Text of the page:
The UK government needs a ‘Union delivery unit’ at its heart to ensure decision-making benefits all parts of the country, Ruth Davidson has said.
In an article setting out her ‘manifesto for post-Brexit Britain’, the Scottish Tory leader warned that leaving the EU meant that devolution settlement had been “stretched and tested” and needs to be updated.
Her comments follow a cross-party appeal by Unionist MPs in Scotland on Sunday for constitutional reform to ensure the UK survives the pressures of Brexit, including the creation of a Department for the Union alongside the Great Offices of State.
“As a post-Brexit UK seeks to re-establish its position in the world, it cannot do so merely as a little England,” Ms Davidson wrote for the UnHerd website.
“We need a new union delivery unit at the heart of government – ensuring that UK legislation is devolution compatible, that businesses from across the home nations are involved in helping draw up trade policy and invited on trade missions, and that civil servants and ministers have a genuine understanding of how power is shared and policy delivered.
“With a raft of powers being repatriated from Brussels, and whole industries, such as agriculture or fisheries, being supported and regulated from home, ensuring that the distinct needs of Britain’s nations and regions are met will be a huge test for the UK government.
“It’s one it must pass if it wants citizens on board in post-Brexit Britain.”
Conservative MP Stephen Kerr, who joined Scottish colleagues from Labour and the Liberal Democrats in calling for a Department of the Union, welcomed Ms Davidson’s suggestion would improve governance of the UK and “should be welcomed by everyone”.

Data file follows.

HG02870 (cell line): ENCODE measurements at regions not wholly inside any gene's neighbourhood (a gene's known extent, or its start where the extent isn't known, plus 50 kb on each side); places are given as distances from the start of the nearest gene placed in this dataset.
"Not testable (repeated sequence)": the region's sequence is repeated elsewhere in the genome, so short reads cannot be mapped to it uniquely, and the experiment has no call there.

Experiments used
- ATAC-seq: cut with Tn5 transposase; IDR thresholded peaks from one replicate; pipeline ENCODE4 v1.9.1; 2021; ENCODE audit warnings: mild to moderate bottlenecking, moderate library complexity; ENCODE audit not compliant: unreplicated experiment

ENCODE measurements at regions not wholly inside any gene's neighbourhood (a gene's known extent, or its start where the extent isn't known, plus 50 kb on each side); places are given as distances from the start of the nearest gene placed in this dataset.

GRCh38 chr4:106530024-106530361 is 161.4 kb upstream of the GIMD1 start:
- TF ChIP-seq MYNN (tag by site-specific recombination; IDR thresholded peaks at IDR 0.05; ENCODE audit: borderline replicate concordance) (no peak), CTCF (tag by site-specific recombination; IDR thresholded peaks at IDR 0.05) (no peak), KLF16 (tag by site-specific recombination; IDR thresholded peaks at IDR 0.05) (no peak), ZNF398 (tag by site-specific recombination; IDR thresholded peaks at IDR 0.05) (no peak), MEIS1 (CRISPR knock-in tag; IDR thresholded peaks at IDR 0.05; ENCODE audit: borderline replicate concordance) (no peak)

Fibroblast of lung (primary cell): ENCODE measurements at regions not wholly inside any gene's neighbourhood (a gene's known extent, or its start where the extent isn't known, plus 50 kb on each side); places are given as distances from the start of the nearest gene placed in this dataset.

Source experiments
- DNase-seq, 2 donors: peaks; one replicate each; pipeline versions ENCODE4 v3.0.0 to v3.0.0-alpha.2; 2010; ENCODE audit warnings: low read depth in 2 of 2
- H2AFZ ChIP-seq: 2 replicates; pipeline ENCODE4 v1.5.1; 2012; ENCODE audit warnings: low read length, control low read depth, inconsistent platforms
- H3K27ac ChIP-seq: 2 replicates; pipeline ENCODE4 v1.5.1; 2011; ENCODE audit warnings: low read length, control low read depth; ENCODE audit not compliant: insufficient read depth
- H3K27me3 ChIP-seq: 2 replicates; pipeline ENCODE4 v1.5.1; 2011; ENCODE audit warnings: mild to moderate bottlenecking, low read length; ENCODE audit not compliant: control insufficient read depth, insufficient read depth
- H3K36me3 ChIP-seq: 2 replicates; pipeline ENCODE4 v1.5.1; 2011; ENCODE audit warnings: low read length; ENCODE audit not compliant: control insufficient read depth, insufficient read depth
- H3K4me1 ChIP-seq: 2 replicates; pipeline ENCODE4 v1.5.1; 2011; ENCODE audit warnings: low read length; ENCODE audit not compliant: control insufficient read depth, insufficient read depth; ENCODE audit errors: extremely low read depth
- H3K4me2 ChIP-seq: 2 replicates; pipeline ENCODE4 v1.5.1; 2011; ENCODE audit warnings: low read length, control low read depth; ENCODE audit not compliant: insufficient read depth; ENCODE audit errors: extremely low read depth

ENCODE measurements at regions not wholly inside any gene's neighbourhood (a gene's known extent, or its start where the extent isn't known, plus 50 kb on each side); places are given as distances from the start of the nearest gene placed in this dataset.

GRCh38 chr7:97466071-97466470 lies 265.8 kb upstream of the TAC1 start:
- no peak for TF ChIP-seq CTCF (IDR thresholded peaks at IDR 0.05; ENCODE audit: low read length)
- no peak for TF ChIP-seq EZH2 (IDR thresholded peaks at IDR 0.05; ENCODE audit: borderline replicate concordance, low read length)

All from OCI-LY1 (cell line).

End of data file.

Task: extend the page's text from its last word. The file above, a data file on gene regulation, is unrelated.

“I would very much see this proposal as the start of a process that led to the creation of a new Office of State such as a Department for the Union with a First Secretary,” Mr Kerr said.
Meanwhile, a Westminster Hall debate on the post-Brexit future of European investment funds heard appeals from Scottish Conservative MPs for investment money not to be subject to the Barnett Formula.
East Renfrewshire Tory Paul Masterton said investment funds should not be used to “fill black holes” in the Scottish Government’s budget after Brexit.
However, following a question from Mr Kerr, local government minister Jake Berry said a decision on the Barnett Formula would not be made until after a consultation on the planned UK Shared Prosperity Fund, which is already more than five months overdue.
SNP MP Drew Hendry said re-routing money away from the Scottish Government, which currently administers EU funds worth £800m over seven years in Scotland, would “re-write the devolution settlement” and amount to a “power grab”.